The private equity market has experienced significant shifts and uncertainties in recent years, with 2021 and 2022 marking historic periods for deal flow. While these years witnessed a fair number of add-on transactions, it’s clear that there are still deals to be done. However, today’s landscape is characterized by a unique blend of optimism and caution, as investors grapple with the question of whether we are already experiencing a rolling recession or if one still looms on the horizon.
Interest Rates and Market Stability
One of the key factors influencing private equity is the fluctuation of interest rates. On July 26, the Federal Reserve approved a benchmark interest rate hike, raising the Federal Funds rate by a quarter percentage point to a target range of 5.25% to 5.5%. In September, the Fed held rates steady, taking a pause from the aggressive rate-hiking campaign that began in March 2022 to fight rising inflation.
The current rate is the highest Federal Funds rate in 22 years, with at least one more rate increase projected for later this year. However, Fed officials recently signaled they are comfortable with rates in the current range, leaving the potential for future rate decreases questionable.
Stable firms with strong financials are better equipped to navigate the impact of rising interest rates, which can affect the cost of borrowing and the overall investment climate. Yet, the current state of the market is marked by significant instability, making it crucial for private equity firms to assess and manage risk effectively.
Risk Management Challenges
One notable challenge in the private equity space is the prevalence of firms that do not adequately address discontinued products or discontinued operations. Addressing these gaps is essential, and increasingly, firms are turning to expert advisors and wholesale brokers to help place policies and provide risk mitigation strategies.
Another is that despite greater market stability and an influx of fresh capacity into the market, certain areas, such as heavy or large fleets, premises-driven exposures, residential contracting in CD states, and high-hazard products continue to create challenges for firms. As severity-driven claims continue to occur, the importance of robust risk management strategies and insurance coverage remains.
Emerging Trends and the Future of the Market
In addition to the recent developments in the private equity market, it’s crucial to consider the emerging trends and outlook that shape this dynamic landscape. During the second quarter of 2023, private equity firms raised $104 billion, bringing the total for the first half of the year to $209 billion. However, this marks a significant decline, with a 16% decrease in fundraising compared to the second half of 2022 and a 26% decrease compared to the first half of 2022. This decline is largely attributed to the “denominator effect,” where limited partners find themselves excessively invested in private markets due to substantial drops in their public market investments. Additionally, challenges related to exiting investments have contributed to the decrease in new commitments in the private equity sector.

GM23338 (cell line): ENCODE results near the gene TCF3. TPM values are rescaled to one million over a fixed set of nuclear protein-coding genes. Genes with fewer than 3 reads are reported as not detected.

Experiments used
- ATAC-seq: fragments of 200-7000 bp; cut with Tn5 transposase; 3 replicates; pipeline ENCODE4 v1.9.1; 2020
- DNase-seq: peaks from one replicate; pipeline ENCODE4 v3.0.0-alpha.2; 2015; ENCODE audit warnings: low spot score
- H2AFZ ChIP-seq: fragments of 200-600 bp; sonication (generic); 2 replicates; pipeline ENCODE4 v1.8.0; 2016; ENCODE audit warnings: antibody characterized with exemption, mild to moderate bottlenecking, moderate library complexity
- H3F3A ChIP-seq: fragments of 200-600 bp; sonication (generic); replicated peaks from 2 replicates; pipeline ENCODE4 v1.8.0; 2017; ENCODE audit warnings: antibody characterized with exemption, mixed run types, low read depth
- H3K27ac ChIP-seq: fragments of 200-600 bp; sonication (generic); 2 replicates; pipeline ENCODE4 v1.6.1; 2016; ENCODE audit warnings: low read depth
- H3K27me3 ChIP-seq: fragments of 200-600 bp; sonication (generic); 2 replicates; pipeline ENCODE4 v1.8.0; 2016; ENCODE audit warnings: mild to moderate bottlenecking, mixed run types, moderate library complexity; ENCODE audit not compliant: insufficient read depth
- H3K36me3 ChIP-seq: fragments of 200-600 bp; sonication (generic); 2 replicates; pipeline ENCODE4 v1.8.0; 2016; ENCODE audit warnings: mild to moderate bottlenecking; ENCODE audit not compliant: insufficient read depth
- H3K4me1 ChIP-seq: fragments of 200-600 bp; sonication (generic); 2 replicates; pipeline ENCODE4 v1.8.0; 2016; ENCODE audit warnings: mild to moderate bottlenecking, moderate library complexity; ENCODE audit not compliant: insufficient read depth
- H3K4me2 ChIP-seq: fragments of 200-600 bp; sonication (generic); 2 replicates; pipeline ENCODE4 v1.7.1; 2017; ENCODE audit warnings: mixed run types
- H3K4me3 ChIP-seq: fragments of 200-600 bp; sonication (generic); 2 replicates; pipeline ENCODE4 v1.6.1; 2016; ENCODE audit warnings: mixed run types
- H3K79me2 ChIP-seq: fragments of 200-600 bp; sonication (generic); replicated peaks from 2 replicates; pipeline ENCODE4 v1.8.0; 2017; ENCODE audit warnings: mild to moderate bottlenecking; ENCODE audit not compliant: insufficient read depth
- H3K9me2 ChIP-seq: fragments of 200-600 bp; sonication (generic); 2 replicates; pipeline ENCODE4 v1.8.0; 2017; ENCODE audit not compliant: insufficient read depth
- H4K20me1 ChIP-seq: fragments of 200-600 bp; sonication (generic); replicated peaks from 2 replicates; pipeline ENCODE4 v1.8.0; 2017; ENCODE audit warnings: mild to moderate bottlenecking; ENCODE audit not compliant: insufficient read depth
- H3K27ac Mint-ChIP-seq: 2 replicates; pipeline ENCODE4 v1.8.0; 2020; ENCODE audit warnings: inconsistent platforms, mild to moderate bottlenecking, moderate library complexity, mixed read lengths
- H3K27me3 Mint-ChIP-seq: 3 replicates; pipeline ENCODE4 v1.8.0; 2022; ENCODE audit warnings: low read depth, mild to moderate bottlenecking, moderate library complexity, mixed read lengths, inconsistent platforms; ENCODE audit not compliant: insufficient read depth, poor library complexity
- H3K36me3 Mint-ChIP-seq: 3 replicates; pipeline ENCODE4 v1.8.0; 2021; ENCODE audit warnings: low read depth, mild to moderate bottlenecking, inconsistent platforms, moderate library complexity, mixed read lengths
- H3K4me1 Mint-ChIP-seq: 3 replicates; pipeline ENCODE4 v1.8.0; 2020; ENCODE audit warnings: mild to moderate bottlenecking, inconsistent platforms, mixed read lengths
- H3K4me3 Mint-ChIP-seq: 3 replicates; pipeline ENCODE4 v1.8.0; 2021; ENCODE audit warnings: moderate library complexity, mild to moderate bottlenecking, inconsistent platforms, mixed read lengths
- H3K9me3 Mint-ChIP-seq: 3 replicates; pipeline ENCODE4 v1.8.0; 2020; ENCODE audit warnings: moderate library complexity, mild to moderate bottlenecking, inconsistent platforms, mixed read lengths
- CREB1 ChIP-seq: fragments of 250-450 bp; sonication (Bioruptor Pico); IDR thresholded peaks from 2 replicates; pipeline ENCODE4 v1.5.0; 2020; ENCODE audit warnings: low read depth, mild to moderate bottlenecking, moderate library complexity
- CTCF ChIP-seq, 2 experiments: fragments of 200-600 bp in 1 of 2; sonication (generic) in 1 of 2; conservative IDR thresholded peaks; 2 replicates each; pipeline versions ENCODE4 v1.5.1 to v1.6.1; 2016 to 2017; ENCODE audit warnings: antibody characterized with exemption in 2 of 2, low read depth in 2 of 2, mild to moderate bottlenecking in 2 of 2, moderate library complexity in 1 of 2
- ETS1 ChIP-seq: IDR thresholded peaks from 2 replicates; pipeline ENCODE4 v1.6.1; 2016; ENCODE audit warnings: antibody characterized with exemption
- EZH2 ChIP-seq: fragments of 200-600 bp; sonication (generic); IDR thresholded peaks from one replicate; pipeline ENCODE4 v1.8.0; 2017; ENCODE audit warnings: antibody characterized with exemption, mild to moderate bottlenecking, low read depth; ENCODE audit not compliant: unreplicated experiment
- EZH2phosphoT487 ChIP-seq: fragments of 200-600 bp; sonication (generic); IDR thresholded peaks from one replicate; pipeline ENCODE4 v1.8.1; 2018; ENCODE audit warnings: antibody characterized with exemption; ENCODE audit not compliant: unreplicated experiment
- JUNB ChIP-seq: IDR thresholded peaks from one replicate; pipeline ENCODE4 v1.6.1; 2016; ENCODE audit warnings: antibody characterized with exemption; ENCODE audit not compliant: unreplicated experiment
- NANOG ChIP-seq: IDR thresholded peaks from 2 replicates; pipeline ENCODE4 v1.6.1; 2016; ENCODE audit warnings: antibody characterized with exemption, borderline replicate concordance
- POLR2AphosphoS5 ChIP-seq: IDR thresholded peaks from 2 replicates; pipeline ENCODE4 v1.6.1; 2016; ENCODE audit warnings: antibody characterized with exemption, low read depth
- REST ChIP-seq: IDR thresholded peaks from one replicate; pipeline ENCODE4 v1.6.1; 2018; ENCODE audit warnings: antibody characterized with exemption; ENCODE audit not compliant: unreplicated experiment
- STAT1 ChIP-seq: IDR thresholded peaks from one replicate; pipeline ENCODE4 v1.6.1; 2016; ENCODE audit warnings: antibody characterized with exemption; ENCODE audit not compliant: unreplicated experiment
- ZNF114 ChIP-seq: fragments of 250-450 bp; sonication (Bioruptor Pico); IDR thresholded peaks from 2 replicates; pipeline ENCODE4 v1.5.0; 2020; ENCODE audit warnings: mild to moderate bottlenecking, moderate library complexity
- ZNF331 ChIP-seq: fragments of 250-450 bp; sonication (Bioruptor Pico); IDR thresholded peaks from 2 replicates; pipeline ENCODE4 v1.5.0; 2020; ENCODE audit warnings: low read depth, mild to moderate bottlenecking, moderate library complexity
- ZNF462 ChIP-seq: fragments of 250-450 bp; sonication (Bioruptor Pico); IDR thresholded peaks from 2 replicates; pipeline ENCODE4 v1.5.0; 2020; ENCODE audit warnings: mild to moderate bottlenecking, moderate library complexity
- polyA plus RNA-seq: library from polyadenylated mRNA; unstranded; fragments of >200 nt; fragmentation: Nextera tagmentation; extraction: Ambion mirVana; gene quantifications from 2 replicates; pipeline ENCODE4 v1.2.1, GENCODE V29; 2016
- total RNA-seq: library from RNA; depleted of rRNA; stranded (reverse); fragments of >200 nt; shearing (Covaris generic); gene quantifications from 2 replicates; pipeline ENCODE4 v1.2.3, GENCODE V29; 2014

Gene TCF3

Despite prolonged concerns of an impending recession from economists, the macroeconomic performance has shown remarkable resilience. Inflation has been moderated without causing the expected dramatic unemployment increases, and regulators have swiftly responded to shocks in the banking sector. However, the current challenge for private equity lies in the persistent uncertainty stemming from the recessionary expectations, keeping many people in a wait-and-see mode.
Private equity firms are adapting by focusing on opportunistic investments in high-quality assets in sectors showing long-term secular growth potential, such as software, media, logistics, and healthcare. They are also expanding into additional asset classes like secondaries and credit.
In the ever-evolving landscape of private equity, adaptability and risk management are paramount. As the debate over the potential recession persists and interest rates remain subject to change, private equity firms must proactively address risk areas such as discontinued products and liability exposure.
Collaborating with experienced wholesale brokers and underwriters who specialize in the private equity sector can provide the expertise and solutions needed to navigate the complexities of the market. Amwins has been partnering with private equity teams since 2017, crafting tailored insurance solutions to protect against unforeseen liabilities. We can assist retailers by estimating post-transaction insurance costs for challenging risks, so private equity firms can properly allocate insurance costs into the purchase price of the target entity. This is especially important during the due diligence process when it comes to the profitability of the investment.
Our brokers and underwriters have access to unique policies designed to help protect firms acquiring entities. For asset acquisitions, we strongly recommend private equity firms require the selling entity to purchase tail coverage in the form of discontinued products or discontinued operations. For accounts with a completed operations exposure, claims may arise six, seven, or eight years later and still be within the statute of repose in that state. A discontinued operations policy provides coverage for this risk and protects the liability from impacting the go-forward insurance program. A similar exposure exists for accounts that sell products into the marketplace. The liability arising from a product that is sold prior to the date of acquisition should be the responsibility of the selling entity and not impact the go-forward program. Oftentimes, these types of occurrences happen many years after the product was actually sold.
Contact TJ Collins to learn more.